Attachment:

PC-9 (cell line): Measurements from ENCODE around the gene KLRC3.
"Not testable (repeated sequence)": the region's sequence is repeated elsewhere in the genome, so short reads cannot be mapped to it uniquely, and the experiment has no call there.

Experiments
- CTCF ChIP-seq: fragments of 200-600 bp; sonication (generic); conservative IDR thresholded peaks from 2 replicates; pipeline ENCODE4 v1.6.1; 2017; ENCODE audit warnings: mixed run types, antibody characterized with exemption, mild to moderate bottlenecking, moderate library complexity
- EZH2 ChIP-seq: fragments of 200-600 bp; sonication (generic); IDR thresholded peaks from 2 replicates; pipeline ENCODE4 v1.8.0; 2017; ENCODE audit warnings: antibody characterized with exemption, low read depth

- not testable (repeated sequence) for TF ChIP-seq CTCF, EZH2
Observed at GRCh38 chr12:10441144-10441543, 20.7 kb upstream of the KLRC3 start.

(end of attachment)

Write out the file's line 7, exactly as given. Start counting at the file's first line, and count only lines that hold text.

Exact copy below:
Observed at GRCh38 chr12:10441144-10441543, 20.7 kb upstream of the KLRC3 start.